Almost one quarter (23%) of drivers have driven in a lane on a smart motorway closed by the red ‘X’ sign in the past year, RAC research suggests.
With hundreds of miles of smart motorways across England now using the hard shoulder as either a permanent or part-time running lane, it is a dangerous trend that is potentially putting lives at risk.
The survey of 2,093 members of the RAC Opinion Panel, who had driven on a motorway in the past year, confirmed more than eight in 10 drivers (84%) had seen a red ‘X’ appear on the verge-mounted or overhead gantry electronic variable message signs. Almost all of these (99%) said they understood it signified the lane was closed.
Nine in 10 (87%) said their first action is to move, when safe to do so, into another lane which is not closed, while the remainder (13%) say they change lanes as soon as possible, but admit they might pass one or two red ‘X’ signs before doing so.
However, the research revealed that the sight of drivers disobeying red ‘X’ smart motorway signs is all too common, with nearly half (48%) of those questioned saying they frequently see this and more than a third (36%) claiming to see it occasionally. Only 7% said they do not see drivers ignoring red ‘X’ signs.
RAC spokesperson Simon Williams said: “Red ‘X’ signs, which denote when lanes are closed, are paramount in safety terms as any stricken driver who has not managed to reach an SOS area is at tremendous risk of being involved in a collision with vehicles that ignore them. It is also extremely dangerous if road workers or emergency service staff are attending to incident in the road.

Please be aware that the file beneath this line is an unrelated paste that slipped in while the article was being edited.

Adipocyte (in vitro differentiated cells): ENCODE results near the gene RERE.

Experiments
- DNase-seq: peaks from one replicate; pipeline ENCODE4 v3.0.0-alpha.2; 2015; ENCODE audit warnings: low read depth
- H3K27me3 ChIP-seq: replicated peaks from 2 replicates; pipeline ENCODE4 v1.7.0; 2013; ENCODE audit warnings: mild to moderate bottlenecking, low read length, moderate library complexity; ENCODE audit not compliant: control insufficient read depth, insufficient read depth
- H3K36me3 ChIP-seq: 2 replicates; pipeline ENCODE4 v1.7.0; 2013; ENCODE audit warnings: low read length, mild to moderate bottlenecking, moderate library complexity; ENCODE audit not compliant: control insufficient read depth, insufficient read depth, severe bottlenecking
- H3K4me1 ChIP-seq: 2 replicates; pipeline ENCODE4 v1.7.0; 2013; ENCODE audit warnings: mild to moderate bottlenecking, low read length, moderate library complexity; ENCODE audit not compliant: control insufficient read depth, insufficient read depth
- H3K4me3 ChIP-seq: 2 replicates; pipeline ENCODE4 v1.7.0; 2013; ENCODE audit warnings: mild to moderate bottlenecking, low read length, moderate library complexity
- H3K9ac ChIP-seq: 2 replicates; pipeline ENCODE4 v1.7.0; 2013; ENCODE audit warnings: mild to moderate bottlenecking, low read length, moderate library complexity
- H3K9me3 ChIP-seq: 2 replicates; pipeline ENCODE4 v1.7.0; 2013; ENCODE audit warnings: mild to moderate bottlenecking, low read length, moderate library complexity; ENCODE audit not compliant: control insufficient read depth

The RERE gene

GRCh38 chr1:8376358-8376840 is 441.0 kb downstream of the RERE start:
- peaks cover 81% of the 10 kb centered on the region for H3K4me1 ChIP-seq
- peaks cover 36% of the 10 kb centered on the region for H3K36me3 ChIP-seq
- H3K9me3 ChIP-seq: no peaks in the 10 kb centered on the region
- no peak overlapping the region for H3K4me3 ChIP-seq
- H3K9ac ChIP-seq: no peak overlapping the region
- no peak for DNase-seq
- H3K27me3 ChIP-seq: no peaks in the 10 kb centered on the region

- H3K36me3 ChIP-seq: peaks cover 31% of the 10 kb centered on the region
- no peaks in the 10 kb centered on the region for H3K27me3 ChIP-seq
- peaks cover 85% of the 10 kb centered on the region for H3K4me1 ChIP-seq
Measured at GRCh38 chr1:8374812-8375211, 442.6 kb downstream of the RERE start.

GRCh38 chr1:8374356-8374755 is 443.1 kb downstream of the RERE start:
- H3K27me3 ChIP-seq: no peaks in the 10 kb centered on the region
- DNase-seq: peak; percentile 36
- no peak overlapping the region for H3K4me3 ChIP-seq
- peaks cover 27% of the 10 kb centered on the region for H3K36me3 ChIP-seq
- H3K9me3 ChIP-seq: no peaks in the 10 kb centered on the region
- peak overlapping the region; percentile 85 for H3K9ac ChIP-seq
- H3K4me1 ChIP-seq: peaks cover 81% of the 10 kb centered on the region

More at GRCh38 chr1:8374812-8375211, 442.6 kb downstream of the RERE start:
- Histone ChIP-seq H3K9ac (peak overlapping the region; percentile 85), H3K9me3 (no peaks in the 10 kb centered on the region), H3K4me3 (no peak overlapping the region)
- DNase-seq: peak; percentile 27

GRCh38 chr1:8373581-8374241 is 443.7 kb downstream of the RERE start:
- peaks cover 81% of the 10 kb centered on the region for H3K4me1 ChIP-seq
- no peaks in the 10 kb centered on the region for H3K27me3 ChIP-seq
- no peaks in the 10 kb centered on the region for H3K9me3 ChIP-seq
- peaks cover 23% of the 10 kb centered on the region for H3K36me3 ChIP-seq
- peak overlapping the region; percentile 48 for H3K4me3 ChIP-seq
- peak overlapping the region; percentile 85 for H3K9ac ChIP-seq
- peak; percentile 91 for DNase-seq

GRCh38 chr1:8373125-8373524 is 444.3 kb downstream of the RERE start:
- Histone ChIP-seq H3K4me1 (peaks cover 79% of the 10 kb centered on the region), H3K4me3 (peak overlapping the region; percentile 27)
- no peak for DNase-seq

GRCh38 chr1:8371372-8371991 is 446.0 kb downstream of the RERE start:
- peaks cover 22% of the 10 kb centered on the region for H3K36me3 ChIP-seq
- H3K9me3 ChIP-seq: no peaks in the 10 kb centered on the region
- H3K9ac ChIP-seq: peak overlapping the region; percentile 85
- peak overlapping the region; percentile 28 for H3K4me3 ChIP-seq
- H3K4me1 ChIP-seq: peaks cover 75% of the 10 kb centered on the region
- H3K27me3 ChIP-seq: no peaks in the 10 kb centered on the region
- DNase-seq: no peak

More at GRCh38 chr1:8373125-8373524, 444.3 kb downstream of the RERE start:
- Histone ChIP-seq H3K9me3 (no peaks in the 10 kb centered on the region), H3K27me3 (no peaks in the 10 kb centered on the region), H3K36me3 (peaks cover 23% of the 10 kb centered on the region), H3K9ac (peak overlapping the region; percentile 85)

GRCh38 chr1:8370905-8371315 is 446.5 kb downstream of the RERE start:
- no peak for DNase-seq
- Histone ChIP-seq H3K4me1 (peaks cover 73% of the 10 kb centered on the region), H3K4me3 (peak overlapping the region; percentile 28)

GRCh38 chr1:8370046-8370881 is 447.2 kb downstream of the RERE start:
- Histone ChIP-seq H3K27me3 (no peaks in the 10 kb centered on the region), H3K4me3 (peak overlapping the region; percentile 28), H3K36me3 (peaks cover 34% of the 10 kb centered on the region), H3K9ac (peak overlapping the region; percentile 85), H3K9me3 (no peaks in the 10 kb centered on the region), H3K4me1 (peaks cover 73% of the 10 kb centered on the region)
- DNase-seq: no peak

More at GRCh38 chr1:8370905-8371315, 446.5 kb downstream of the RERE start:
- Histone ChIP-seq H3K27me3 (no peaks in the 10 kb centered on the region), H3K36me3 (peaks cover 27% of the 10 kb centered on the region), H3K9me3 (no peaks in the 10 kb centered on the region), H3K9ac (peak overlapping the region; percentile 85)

“Highway Code rule 258 is explicit; if red lights on the overhead signals flash above your lane and a red ‘X’ is showing, you must not go beyond the signal in that lane.”
Opinions of those who commit this offence are very clear, with 61% deeming them to be ‘irresponsible’, 54% saying they are at risk of being involved in a serious accident, 45% saying they have made an innocent but potentially dangerous mistake, and more than a third (37%) claim they are unobservant and perhaps shouldn't be driving.
Highways England has been working since 2016 to improve compliance with red ‘X’ signs and has issued more than 160,000 warning letters to drivers who had either used sections of hard shoulder when not designated as a running lane or had failed to comply with a red ‘X’.
In 2017, the Government amended the Road Traffic Offenders Act to enable red ‘X’ offences to be captured by a remote or automated device, but legislation still has to be completed before the technology can be used in enforcement.
Those surveyed by the RAC were very much in favour of cameras being used to catch people who drive under a red ‘X’ with two-thirds (66%) supporting the idea and only a third (34%) against.
Williams said: “Highways England has been working hard to get the message across to drivers that they should not drive in lanes closed by red Xs, but there is still some way to go to ensure near total compliance.”